Defensive and Skeptical

Craftsmanship & Consideration

In Steve Jobs’s 2005 Stanford Commencement Speech he famously concluded by quoting the back cover of the Whole Earth Catalogue’s final issue.

It was their farewell message as they signed off.

Stay hungry. Stay foolish.

And I’ve always wished that for myself. And now as you graduate to begin anew, I wish that for you.

Stay hungry. Stay foolish.

Early in my career when I heard that quote it hit me as a lovely bit of motivational speaking. Something to encourage you to “get out there and do some good work”. The kind of thing you often hear at commencement speeches. I heard it has a positive affirmation.

Now that I’m further along in my career (and life) it hits me very differently. Now I hear it as a word of warning, a cautionary admonition.

When you are early in your career the best path forward is typically to hungrily strive forward. Embracing every possible opportunity, maybe not with foolish abandon but with consistent, unrelenting determination. You have everything to gain, and nothing to lose.

That works well enough until you achieve some level of success. Success is wonderful and lovely, but it also brings with it obligation. Once you have achieved something worth holding on to, you now need to do the work to maintain it. Once you have had some success now you suddenly have less to gain, and something to lose.

I noticed this in my own mindset after I had my first successes. It became much more difficult to pursue new opportunities with the same determined vigor as I did in the early days. I now would filter my decisions and new pursuits through an analysis of how they could negatively impact my existing accomplishments. It now felt reckless to undertake every opportunity, to jump at every idea.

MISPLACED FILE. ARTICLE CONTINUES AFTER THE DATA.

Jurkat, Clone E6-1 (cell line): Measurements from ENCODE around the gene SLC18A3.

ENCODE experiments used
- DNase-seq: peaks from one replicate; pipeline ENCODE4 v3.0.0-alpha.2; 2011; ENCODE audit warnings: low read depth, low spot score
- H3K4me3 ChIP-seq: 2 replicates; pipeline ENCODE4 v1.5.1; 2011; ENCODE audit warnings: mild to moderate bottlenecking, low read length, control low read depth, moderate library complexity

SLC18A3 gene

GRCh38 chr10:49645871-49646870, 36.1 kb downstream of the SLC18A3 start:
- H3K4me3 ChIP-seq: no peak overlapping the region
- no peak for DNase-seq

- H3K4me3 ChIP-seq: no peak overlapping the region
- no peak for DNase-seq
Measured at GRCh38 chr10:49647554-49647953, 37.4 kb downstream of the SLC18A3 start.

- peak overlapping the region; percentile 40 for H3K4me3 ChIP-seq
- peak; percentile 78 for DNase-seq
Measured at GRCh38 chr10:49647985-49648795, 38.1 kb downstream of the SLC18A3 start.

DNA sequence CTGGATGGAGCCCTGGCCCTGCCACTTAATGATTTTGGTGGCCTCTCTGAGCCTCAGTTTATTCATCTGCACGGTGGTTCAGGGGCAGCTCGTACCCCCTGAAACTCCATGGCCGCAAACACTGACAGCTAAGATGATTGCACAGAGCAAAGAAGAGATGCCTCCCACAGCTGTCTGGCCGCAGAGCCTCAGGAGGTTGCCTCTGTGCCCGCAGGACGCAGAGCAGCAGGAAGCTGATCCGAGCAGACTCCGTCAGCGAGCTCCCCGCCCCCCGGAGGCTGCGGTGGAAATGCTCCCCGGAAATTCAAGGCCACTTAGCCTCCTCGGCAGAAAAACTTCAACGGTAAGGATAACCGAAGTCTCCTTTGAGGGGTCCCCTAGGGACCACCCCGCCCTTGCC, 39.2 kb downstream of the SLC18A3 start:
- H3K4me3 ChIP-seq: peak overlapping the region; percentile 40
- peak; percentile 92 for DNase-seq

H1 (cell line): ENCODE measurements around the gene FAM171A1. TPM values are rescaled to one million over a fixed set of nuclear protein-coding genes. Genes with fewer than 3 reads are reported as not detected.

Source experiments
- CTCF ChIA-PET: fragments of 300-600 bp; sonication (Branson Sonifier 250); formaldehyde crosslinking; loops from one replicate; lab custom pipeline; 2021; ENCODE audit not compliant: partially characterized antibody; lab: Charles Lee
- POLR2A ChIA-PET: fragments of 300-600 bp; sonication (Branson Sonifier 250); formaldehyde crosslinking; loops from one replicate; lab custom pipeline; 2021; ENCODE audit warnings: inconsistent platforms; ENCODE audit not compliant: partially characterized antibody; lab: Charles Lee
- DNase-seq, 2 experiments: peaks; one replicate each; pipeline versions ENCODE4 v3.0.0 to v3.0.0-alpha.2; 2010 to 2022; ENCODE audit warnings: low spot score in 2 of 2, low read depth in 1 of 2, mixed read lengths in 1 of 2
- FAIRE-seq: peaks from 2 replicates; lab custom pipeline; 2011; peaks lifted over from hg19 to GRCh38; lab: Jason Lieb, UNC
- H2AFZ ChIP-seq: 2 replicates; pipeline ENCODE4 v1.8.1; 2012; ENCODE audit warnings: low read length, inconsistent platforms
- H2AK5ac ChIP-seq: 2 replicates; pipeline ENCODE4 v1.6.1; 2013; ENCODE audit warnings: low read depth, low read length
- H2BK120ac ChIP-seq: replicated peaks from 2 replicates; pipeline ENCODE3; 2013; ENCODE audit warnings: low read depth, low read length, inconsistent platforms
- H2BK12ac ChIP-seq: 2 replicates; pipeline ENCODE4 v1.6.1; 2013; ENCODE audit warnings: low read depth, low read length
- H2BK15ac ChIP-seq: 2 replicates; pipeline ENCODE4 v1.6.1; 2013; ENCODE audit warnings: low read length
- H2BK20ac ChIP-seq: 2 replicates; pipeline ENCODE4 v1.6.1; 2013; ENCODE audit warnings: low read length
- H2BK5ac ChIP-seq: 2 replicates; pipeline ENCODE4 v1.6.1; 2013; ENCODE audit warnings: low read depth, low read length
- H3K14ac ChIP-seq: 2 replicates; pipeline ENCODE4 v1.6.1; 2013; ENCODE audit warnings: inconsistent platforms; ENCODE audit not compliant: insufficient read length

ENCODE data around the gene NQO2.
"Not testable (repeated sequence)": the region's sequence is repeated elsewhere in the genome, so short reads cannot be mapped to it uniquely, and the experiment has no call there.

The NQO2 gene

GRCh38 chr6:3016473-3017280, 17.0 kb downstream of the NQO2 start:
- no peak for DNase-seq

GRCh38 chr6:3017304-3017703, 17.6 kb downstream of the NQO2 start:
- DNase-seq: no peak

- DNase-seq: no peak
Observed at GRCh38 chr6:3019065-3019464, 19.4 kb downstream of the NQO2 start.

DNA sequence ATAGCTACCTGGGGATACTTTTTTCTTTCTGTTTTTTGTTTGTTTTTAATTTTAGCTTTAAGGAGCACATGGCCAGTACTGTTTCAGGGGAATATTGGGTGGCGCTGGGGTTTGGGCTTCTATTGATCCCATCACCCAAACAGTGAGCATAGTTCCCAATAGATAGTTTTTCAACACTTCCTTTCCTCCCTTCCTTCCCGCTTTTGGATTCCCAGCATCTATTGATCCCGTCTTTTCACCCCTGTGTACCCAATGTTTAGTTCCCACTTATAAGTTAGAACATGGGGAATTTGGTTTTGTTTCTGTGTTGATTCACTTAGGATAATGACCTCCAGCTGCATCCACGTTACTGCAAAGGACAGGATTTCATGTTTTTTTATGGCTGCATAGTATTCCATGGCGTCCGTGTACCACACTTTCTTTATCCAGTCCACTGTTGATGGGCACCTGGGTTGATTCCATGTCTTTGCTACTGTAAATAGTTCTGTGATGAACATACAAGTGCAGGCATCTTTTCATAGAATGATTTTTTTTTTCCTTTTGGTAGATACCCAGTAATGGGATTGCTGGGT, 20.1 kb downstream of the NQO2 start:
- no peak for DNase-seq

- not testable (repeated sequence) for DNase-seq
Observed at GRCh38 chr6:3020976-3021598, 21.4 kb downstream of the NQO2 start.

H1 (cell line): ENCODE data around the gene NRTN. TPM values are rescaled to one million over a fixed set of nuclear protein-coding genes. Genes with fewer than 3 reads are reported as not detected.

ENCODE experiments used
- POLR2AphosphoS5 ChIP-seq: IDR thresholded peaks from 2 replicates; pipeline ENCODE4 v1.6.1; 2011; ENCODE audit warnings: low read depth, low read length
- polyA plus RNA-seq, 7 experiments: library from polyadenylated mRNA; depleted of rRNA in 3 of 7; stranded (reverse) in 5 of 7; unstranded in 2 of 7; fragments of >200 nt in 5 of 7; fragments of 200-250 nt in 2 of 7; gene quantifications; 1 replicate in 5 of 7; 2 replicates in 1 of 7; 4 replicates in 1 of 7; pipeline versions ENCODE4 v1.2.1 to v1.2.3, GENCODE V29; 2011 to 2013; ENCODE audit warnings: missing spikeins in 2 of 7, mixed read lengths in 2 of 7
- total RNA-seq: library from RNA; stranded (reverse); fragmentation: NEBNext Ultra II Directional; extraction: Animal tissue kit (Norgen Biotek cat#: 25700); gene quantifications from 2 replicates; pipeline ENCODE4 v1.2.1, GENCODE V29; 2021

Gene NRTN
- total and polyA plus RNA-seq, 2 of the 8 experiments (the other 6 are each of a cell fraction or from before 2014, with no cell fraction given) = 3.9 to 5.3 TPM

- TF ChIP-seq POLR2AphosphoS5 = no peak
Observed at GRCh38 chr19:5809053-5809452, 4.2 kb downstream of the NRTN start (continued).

Rather than being “Hungry and Foolish” it was now the prudent course of action to instead be “Defensive and Skeptical”. To be incredibly circumspect of which opportunities are worth the risk. To take actions which provide stability and preserve what you already have. To become comfortable with slow, measured growth.

I have no idea if this is what Steve Jobs meant in his commencement speech. He could have simply meant it in the positive, motivational sense. But increasingly I wonder if he may have also meant it in the cautionary sense as well. He had certainly overseen tremendous success and undoubtedly had to wrestle with the tension between preserving what you have and gaining something new.

Where I have settled in my own work is to strive to keep some meaningful part of my mindset hungry and foolish. To continue to be open to new opportunities and eager to explore them. I don’t want to end up miserly defending what I have already achieved, I want a professional life still rich with tackling interesting problems. Though admittedly I am more thoughtful in this pursuit.

In doing so one of the weird paradoxes of life also starts to emerge. I start to see that the only way to truly defend what you have is through continuous action. That defensiveness and skepticism are actually more likely to lead to loss. That it is action, and sometimes bold action at that, which allows you to keep hold of whatever success you have. Inactivity is depletion.

Stay hungry. Stay foolish.
David Smith